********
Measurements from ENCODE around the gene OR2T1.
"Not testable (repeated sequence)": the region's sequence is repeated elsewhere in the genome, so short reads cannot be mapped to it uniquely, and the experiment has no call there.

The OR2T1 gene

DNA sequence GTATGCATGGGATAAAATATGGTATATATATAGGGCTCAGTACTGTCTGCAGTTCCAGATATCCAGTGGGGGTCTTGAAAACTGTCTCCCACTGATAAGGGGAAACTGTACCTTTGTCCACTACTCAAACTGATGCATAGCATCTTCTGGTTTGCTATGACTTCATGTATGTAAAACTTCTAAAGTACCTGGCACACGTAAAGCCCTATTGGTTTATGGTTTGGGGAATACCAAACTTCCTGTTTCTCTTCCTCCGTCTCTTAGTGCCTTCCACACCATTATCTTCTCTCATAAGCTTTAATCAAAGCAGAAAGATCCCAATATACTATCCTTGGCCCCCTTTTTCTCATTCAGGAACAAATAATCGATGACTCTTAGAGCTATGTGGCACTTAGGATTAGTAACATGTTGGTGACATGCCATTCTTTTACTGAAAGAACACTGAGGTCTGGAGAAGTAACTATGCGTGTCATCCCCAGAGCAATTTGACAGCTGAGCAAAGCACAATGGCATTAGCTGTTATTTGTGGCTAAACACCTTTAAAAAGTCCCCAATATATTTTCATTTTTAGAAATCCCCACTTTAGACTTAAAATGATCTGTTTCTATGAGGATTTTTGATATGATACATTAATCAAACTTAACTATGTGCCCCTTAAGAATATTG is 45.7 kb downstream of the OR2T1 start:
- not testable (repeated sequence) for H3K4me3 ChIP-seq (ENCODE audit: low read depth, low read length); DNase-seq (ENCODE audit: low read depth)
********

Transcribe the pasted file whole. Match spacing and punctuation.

Measurements from ENCODE around the gene OR2T1.
"Not testable (repeated sequence)": the region's sequence is repeated elsewhere in the genome, so short reads cannot be mapped to it uniquely, and the experiment has no call there.

The OR2T1 gene

DNA sequence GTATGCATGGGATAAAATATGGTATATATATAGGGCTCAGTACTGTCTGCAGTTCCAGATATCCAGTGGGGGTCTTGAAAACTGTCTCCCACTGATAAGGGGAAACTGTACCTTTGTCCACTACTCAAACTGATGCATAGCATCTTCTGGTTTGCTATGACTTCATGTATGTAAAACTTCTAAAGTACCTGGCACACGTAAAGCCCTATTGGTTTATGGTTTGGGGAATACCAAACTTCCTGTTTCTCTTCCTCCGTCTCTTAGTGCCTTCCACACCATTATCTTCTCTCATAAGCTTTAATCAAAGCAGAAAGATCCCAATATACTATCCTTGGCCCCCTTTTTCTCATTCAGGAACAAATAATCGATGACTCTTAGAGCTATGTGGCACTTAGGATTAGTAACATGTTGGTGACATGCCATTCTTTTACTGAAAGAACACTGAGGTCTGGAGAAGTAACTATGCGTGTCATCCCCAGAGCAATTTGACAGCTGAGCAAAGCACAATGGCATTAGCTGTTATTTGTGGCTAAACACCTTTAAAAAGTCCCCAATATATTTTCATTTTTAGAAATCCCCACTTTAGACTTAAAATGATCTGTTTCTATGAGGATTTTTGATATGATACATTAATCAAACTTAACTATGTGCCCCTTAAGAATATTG is 45.7 kb downstream of the OR2T1 start:
- not testable (repeated sequence) for H3K4me3 ChIP-seq (ENCODE audit: low read depth, low read length); DNase-seq (ENCODE audit: low read depth)